To learn more techniques to prioritize yourself in your schedule, complete Time Smart in Pique.
What difference does confidence make? Well, it might make a huge difference when it comes to actually achieving your set goals.
Numerous studies have found that you’re far more likely to achieve your goals when you believe you will. Thankfully, you can hack your way to more confidence if you’re not feeling an abundance of it right now.
While it might seem counter-intuitive, forming advice groups can help you gain confidence. And if “advice groups” sound formal and forced, worry not! We form these groups all the time — we just don’t always call them that. If you’ve ever walked with a co-worker to public transit after work to talk about issues you’re both having or called an old friend about a problem in your personal life only to end up talking through a problem in their life too, you’ve experienced this!
We often feel better on multiple levels after those conversations and leave them with an increased sense of confidence. Science can tell us why.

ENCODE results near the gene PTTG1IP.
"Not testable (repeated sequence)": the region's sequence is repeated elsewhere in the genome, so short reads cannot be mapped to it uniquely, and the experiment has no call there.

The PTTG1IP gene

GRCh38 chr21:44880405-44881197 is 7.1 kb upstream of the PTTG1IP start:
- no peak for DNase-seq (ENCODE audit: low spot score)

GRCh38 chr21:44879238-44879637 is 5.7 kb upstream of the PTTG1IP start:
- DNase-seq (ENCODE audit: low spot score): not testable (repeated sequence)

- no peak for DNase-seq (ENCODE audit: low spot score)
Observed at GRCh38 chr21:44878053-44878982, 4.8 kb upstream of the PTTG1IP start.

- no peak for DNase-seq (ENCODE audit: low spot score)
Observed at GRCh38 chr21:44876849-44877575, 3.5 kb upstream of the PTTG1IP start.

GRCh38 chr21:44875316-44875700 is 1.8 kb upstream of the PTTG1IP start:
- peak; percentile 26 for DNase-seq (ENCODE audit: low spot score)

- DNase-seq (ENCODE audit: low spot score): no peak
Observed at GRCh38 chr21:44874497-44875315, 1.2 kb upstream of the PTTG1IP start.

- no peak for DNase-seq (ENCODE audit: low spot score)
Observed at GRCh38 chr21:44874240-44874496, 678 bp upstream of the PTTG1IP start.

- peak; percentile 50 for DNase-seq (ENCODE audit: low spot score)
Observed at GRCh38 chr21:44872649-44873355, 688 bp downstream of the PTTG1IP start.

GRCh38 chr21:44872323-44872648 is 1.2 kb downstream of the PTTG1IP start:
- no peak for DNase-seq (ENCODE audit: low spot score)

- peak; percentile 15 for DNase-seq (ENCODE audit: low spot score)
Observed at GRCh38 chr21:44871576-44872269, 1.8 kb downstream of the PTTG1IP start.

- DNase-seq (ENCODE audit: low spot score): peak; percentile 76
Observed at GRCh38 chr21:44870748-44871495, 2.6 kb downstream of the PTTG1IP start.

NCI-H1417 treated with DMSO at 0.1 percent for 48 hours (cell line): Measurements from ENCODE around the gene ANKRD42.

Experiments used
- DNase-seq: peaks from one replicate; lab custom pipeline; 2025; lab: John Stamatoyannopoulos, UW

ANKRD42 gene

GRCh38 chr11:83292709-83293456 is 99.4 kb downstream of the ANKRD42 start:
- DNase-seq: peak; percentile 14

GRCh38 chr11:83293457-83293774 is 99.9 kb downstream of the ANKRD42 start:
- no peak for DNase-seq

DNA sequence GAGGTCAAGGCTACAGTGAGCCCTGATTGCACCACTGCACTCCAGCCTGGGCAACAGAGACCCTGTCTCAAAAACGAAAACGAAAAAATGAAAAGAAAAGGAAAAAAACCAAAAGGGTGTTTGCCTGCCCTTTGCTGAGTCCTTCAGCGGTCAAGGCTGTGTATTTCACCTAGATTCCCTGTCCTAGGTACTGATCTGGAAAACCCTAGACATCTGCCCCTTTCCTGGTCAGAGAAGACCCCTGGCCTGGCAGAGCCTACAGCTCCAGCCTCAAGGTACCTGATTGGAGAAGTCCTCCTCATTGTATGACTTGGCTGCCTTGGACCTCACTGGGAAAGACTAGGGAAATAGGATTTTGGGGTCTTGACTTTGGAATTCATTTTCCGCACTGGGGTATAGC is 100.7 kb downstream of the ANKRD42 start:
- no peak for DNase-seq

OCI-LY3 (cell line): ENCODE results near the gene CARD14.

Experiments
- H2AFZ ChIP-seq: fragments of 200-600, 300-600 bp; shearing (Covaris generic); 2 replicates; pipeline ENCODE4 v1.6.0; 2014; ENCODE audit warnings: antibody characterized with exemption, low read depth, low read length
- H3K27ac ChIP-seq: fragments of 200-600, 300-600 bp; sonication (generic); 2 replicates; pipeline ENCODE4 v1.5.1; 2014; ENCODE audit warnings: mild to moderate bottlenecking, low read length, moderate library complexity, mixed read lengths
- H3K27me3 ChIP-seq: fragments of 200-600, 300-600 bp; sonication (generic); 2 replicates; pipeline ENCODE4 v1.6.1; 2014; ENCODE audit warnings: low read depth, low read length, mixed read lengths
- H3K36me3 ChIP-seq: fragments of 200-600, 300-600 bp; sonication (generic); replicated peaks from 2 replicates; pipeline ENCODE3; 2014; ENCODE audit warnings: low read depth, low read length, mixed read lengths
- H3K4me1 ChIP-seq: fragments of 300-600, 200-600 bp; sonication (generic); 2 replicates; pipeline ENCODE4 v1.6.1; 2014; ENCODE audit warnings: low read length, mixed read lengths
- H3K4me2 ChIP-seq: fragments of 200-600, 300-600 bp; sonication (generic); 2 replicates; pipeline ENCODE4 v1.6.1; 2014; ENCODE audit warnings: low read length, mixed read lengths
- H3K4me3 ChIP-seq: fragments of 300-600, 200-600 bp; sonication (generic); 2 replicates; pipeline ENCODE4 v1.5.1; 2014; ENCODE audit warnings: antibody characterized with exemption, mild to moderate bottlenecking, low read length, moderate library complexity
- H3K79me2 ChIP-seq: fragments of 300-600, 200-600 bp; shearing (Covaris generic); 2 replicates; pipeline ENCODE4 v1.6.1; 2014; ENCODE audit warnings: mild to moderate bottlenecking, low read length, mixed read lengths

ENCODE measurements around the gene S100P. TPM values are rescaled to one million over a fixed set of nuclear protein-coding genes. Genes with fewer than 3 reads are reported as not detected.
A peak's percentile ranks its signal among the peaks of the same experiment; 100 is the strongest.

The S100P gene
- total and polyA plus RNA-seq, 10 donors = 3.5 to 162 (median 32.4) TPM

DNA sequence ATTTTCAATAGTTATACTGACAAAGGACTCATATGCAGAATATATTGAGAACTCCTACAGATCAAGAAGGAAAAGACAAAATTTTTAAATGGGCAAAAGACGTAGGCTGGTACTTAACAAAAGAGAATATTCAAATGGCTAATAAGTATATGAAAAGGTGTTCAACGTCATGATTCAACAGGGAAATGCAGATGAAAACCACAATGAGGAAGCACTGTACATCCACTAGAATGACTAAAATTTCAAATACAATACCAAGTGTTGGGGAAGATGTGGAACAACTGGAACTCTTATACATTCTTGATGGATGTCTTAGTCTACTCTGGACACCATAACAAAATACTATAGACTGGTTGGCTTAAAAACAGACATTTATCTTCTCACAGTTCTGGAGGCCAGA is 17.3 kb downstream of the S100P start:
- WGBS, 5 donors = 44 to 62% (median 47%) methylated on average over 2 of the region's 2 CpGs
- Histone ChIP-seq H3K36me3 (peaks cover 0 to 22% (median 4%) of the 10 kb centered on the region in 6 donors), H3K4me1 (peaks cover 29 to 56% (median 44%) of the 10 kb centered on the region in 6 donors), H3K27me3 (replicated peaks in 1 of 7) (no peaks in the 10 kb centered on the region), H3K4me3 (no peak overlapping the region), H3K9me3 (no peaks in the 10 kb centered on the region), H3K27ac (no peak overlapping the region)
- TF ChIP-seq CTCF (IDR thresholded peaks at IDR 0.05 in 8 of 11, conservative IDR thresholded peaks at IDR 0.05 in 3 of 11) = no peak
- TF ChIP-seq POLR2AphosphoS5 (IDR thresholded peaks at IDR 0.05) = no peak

This advice-giving improves confidence because of the “saying-is-believing effect.” Thanks to cognitive dissonance, after you say something to someone else, you’re more likely to believe it yourself. So if you tell someone they should leave a job that makes them unhappy to do something more aligned with their values, you’re more likely to leave a job that makes you unhappy to better align yourself with your own values.
Advice groups put you in situations to give advice and boost your confidence regularly, and thus make your goals feel more achievable.
Some more casual ways to do this, that don’t involve pre-scheduling a specific “advice group” but would likely include a natural give-and-take of advice or information, are:
Calling a good friend once or twice a month
Driving a co-worker home and chatting on the way
Having one-on-ones with a colleague from another team that you like, either scheduled or just periodically over lunch
Creating a bi-weekly creative accountability group where you check in with each other’s individual goals
Setting up a call with a former boss that you really liked or mentor-figure
To learn more techniques to make change easier, complete How To Change in Pique!